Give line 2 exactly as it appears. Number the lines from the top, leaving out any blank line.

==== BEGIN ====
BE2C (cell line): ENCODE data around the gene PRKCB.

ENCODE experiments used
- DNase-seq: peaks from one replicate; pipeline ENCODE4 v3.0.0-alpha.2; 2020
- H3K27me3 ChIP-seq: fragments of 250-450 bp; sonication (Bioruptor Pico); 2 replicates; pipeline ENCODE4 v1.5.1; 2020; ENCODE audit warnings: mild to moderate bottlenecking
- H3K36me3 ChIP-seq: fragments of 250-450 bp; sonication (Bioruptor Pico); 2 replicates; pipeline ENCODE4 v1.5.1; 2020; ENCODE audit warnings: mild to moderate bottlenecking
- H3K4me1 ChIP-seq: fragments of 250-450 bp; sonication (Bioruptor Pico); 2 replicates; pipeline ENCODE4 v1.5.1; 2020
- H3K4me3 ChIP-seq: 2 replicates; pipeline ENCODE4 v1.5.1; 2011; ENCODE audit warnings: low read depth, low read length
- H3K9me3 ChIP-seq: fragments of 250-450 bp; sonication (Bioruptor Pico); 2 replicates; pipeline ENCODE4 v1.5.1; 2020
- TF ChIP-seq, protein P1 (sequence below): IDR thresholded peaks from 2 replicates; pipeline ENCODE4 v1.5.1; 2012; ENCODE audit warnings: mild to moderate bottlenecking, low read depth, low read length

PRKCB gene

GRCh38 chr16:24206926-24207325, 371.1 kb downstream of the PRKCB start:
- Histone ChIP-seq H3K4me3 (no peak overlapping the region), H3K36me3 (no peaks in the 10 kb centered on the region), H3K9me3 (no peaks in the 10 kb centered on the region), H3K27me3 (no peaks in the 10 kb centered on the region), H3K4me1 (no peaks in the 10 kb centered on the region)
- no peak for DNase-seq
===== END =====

ENCODE experiments used